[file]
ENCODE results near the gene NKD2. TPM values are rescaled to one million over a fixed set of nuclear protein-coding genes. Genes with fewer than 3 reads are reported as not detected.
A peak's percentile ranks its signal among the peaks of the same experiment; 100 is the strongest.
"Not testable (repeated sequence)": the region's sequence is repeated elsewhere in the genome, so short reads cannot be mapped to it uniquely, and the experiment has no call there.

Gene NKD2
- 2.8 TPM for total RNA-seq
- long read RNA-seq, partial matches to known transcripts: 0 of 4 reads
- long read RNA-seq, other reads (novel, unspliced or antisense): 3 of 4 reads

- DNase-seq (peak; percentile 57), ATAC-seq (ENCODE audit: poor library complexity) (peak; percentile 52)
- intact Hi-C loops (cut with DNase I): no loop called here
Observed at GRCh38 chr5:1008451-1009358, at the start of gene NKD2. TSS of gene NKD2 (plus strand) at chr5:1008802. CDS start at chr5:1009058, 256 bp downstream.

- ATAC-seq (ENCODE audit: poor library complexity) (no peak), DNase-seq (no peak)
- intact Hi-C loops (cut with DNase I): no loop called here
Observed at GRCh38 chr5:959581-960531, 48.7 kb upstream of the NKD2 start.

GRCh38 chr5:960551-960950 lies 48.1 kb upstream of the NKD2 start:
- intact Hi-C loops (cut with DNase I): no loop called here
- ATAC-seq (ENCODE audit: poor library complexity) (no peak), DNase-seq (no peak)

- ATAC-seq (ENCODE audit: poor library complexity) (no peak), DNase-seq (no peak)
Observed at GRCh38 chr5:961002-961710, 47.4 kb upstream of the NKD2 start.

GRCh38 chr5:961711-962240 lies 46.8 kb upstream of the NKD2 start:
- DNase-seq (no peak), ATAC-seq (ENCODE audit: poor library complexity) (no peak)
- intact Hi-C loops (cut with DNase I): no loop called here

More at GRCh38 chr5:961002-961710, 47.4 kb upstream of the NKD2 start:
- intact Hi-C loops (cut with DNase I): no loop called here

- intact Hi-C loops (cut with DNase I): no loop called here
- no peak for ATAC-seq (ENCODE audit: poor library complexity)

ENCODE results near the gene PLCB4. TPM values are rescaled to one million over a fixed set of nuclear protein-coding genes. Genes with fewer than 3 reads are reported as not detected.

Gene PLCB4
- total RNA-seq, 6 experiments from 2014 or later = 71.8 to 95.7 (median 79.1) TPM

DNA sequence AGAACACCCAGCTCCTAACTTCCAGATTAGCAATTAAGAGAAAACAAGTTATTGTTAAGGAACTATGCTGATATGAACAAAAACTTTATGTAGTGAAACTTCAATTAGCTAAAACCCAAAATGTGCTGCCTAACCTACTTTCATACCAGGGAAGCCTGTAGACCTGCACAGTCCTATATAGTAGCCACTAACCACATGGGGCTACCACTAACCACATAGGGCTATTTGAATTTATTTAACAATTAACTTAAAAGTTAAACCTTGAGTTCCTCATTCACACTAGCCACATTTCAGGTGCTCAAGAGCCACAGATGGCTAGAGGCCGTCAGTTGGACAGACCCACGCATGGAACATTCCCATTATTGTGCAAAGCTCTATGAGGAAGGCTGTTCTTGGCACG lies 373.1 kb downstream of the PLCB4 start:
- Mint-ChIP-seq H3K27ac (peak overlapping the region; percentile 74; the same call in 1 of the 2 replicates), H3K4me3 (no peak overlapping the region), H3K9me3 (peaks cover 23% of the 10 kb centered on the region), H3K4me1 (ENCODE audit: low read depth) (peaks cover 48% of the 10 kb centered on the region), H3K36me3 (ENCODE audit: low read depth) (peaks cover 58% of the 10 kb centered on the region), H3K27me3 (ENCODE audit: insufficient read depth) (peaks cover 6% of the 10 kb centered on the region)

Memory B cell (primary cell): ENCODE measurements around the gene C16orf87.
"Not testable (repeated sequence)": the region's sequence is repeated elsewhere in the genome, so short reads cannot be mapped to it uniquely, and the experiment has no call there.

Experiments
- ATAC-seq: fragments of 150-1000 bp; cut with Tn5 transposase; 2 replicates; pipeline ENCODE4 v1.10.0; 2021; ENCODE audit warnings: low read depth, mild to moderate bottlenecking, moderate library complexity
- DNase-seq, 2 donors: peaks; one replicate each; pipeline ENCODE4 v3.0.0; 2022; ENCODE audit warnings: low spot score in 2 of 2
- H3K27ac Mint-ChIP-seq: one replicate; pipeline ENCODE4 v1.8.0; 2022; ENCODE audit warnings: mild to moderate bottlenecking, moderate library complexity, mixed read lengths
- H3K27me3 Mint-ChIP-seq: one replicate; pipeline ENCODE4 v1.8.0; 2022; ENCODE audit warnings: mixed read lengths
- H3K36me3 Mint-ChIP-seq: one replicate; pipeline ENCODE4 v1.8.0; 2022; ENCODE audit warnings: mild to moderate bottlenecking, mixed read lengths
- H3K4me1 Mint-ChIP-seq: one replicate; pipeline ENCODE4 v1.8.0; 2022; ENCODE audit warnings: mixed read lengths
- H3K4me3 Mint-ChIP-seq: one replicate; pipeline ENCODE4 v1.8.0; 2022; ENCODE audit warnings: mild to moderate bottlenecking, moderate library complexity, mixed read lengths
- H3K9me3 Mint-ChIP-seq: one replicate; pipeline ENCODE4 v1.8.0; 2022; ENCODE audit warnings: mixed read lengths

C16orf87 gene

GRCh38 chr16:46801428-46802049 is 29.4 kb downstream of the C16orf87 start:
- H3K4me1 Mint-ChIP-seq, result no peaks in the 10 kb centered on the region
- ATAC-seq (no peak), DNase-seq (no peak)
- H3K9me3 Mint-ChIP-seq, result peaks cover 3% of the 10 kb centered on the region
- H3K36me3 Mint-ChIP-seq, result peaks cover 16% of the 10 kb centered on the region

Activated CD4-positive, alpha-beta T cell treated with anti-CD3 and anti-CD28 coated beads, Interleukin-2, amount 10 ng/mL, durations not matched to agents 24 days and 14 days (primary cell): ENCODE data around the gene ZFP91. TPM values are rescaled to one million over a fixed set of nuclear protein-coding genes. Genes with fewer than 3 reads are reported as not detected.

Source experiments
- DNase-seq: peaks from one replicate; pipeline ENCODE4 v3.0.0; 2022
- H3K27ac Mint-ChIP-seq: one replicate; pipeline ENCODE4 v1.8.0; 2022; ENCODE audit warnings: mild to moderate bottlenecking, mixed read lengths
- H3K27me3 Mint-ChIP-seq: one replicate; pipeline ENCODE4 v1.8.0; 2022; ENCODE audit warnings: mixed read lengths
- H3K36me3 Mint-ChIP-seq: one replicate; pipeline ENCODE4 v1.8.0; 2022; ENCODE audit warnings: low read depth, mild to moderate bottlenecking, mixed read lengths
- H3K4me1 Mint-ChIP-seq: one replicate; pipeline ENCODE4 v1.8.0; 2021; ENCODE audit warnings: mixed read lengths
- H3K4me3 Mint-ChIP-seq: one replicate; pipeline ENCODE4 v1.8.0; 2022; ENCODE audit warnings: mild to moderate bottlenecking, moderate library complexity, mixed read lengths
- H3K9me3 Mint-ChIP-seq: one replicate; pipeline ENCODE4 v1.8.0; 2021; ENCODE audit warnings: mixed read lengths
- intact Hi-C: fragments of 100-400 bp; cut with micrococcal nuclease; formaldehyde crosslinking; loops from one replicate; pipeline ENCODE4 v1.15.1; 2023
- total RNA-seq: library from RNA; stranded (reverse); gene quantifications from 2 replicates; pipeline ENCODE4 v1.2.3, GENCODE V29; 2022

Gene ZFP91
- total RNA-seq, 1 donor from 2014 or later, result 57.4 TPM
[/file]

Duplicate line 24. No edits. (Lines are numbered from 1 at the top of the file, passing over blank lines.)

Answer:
- intact Hi-C loops (cut with DNase I): no loop called here